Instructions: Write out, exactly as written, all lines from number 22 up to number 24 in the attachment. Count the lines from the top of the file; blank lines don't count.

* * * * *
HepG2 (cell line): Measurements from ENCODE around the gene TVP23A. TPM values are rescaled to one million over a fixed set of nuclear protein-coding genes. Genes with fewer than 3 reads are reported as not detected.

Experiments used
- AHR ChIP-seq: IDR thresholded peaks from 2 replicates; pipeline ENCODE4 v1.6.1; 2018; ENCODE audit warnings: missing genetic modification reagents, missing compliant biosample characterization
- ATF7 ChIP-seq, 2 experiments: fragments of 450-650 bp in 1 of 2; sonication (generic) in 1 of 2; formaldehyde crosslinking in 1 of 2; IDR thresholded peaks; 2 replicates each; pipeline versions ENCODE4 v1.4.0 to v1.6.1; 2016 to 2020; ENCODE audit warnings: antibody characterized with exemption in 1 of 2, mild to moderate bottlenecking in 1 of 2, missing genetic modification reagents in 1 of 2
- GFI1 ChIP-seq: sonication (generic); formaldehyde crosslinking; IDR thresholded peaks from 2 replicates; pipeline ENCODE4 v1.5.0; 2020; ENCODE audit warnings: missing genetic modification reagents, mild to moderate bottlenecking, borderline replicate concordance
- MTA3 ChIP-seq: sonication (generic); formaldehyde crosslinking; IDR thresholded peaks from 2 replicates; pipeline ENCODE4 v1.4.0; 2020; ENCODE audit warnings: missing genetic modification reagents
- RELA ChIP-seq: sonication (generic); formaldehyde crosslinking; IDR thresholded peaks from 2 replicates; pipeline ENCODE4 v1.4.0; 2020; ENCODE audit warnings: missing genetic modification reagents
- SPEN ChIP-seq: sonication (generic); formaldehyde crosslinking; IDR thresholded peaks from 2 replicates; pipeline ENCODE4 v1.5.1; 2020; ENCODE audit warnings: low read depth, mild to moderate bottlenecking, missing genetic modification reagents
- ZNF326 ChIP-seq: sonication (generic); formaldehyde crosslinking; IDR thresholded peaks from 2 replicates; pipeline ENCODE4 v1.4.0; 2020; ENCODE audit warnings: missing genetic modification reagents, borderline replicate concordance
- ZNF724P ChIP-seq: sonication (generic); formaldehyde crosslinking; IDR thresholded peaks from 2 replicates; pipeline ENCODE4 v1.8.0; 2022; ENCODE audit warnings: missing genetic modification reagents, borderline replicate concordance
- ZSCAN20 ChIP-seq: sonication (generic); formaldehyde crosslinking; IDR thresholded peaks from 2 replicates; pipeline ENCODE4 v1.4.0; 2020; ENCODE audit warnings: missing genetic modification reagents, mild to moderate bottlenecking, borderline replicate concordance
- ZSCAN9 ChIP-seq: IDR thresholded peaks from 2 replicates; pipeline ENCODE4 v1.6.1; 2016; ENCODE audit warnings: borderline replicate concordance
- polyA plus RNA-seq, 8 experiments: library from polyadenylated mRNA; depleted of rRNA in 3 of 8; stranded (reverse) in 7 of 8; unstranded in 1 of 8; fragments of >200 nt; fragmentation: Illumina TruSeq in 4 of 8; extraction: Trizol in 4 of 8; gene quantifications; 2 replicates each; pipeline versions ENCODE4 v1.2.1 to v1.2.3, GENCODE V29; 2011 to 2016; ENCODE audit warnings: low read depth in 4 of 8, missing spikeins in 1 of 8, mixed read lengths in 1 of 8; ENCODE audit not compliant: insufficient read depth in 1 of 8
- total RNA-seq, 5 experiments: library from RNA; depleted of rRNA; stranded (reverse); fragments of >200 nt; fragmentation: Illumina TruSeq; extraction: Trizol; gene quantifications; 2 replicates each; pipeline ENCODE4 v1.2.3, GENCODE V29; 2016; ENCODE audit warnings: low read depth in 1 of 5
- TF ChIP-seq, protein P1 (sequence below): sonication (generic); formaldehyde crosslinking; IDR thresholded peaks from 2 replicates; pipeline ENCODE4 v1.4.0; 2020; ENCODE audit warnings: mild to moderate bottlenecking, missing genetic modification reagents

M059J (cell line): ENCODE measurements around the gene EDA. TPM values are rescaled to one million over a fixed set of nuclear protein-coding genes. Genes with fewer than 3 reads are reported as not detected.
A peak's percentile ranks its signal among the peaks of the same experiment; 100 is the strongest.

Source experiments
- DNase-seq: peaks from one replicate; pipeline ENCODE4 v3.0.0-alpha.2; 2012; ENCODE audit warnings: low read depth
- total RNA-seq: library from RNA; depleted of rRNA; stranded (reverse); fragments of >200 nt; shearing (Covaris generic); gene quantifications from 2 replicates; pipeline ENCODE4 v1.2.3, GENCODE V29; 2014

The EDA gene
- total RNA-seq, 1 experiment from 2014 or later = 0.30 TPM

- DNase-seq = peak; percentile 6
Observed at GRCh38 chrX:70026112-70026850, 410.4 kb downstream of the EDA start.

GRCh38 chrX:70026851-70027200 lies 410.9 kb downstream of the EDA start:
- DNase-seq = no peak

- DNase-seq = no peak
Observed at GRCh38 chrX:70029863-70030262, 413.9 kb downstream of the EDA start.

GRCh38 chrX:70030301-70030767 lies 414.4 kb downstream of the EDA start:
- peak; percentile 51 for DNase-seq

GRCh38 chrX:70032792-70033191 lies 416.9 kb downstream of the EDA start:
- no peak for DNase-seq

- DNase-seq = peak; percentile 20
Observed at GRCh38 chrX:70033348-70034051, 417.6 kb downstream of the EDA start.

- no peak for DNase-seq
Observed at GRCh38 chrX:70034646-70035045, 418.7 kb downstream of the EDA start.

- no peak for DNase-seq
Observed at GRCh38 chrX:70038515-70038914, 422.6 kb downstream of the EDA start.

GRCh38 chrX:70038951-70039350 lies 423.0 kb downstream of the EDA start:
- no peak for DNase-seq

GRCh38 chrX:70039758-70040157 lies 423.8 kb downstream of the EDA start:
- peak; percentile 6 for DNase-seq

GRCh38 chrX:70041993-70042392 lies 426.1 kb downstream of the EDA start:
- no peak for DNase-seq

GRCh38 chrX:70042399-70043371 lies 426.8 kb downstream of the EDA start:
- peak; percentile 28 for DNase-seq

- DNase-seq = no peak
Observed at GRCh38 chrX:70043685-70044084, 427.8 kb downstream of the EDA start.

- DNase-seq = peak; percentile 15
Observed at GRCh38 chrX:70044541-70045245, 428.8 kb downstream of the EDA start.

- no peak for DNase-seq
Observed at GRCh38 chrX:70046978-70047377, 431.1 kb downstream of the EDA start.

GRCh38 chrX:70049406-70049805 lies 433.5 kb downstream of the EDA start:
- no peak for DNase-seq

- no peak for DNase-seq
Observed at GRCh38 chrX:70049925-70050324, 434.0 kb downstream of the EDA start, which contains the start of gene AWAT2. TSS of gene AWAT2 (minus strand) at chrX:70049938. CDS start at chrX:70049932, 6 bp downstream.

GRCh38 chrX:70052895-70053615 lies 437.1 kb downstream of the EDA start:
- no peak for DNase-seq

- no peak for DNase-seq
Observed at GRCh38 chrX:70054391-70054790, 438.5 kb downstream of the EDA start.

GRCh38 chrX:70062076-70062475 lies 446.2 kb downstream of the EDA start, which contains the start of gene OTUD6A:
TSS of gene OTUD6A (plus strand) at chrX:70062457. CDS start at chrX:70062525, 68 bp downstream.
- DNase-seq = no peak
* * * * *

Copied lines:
- total RNA-seq, 1 experiment from 2014 or later = 0.30 TPM

- DNase-seq = peak; percentile 6
Observed at GRCh38 chrX:70026112-70026850, 410.4 kb downstream of the EDA start.